Executive Coaching Articles

Speak Up at Work to Enhance Your Work Career and Job Advancement

I ran across an interesting statistic the other day. According to management researchers Kathleen Ryan and Daniel Oestreich, 70 percent of the people they studied from various industries and job titles were afraid to speak up at work for fear of repercussions.

I guess I shouldn’t be surprised that number is so high, especially during these difficult times when everyone is so paranoid about losing their jobs. But, from my experience working with clients and companies, I’ve learned that the best time to speak up is when times are tough. Companies are desperate for ideas and ways to generate new revenue, improve customer service, streamline operations and reduce expenses.

The key is knowing how to speak up and using the techniques I outline in the article below. I encourage you give them a try. The next time you find yourself hesitating to offer an opinion or suggestion at the office, don’t hold back. Now, more than ever, is the right time to enhance your work career and job advancement. There’s more upside — and less downside — than you think.

Recently, a client confessed to me: “I have difficulty asserting myself to my boss and co-workers and often feel inferior. What can I do?”

My client isn’t alone. We’re taught early in life to be polite and to not be arrogant or conceited. However, having a healthy view of your strengths and being able to convey them to your superiors is neither conceited nor arrogant. You need to learn to do this to set boundaries, to get promotions and raises and to gain respect for your talents.

Here are some ways to help you speak up at work in order to enhance your work career and job advancement:

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  1. Know Your Strengths. Consider projects you have worked on and what gifts and talents you used to make them a success. Look at your daily tasks and see what strengths are manifested there. List all of your achievements and accomplishments no matter how small they may seem. Seeing them in front of you will help to remind you just how much you truly are capable of. Then look at what you are good at and truly love to do.
  2. Focus On What You Do Best. Find ways to create work around these things. Communicate with your employers so you can focus on what you are best at. Keep your focus. Remind yourself often of what you are good at and focus on how to increase it.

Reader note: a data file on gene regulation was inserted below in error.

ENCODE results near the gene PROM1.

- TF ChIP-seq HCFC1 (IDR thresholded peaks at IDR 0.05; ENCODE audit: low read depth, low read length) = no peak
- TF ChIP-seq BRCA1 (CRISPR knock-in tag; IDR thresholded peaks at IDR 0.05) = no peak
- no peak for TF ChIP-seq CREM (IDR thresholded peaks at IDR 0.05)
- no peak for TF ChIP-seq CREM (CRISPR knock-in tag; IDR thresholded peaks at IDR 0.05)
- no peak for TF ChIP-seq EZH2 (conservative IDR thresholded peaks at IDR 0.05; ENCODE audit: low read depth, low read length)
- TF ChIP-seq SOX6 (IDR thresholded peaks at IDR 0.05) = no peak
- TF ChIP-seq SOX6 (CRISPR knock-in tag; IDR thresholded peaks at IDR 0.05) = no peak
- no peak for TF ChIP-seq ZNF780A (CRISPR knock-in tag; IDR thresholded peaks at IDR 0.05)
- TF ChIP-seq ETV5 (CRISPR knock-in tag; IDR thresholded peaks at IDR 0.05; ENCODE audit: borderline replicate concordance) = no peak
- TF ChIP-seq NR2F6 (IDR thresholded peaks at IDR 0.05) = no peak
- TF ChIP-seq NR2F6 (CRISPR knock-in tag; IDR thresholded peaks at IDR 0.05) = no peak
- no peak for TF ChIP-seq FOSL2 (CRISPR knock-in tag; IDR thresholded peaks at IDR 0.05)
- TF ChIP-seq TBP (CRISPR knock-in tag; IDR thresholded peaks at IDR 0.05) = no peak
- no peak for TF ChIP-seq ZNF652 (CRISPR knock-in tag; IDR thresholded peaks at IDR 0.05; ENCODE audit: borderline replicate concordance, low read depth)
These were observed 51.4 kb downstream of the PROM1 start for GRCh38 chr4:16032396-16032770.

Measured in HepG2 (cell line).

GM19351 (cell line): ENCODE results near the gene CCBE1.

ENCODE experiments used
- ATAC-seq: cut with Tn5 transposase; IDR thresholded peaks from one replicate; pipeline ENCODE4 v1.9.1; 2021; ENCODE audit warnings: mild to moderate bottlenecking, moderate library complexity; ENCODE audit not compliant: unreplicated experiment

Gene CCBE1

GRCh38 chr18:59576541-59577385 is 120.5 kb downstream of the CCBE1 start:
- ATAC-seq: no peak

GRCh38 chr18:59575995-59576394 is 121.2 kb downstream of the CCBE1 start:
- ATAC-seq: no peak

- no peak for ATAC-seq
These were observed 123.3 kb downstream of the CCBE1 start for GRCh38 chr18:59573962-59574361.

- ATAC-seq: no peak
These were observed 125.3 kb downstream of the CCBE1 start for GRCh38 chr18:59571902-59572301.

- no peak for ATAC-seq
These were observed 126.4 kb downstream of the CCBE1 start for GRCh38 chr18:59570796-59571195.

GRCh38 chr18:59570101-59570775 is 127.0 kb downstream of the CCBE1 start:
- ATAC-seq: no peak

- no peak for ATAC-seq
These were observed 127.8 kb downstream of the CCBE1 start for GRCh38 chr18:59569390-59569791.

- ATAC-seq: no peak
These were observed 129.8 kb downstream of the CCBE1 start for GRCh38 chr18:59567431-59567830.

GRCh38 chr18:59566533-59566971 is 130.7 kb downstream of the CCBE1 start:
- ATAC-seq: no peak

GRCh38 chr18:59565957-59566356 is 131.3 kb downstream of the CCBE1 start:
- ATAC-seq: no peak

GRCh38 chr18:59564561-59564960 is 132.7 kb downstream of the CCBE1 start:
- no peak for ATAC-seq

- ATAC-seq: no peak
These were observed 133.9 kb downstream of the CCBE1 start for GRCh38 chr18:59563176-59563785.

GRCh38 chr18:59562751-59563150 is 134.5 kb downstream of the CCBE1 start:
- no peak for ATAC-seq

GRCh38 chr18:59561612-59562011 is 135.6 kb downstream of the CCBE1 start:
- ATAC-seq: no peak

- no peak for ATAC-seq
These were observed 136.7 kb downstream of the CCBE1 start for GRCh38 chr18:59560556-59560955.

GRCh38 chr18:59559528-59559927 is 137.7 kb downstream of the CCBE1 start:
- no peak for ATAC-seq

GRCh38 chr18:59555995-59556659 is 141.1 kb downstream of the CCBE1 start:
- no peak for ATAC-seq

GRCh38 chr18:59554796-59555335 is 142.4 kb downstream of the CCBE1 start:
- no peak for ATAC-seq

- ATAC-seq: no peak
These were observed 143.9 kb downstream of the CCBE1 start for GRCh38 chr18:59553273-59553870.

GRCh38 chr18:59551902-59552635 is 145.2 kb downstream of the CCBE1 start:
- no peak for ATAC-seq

3. Set Goals and Review Your Successes. Schedule weekly or monthly appointments with yourself to review your successes and look at how you’ve contributed. Set goals to use your gifts more effectively and more frequently in your work.
  4. Be Positive, Optimistic. Once you get in touch with your strengths, you will gain confidence and allow them to come forward. It will be easier for you to ask for what you want. If you stay focused in fear, you will remain stuck and not be able to assert yourself. Focus instead on the positive, empowering feeling that comes from knowing your strengths and what you contribute to the company and you’ll find it much easier to move forward. Remember, if you don’t believe you are capable of something, how can you hope to convince anyone else that you are?
  5. Don’t Be Afraid of Conflict. It’s okay to disagree. Just don’t be disagreeable. Be respectful. Be a good listener. Focus on facts, goals and objectives and not personalities. Try to find areas of agreement and build on them.
  6. It’s Okay to Say “No.” When you feel someone is imposing on you, explore other options with them. Find out what they want or need and offer suggestions or possible trade-offs. For example, “I’ll put together the budget figures for you if you handle next month’s safety meeting.” Look for ways to turn a “losing” situation into a solution that benefits everyone. It’s okay to say “no” and it may actually increase productivity.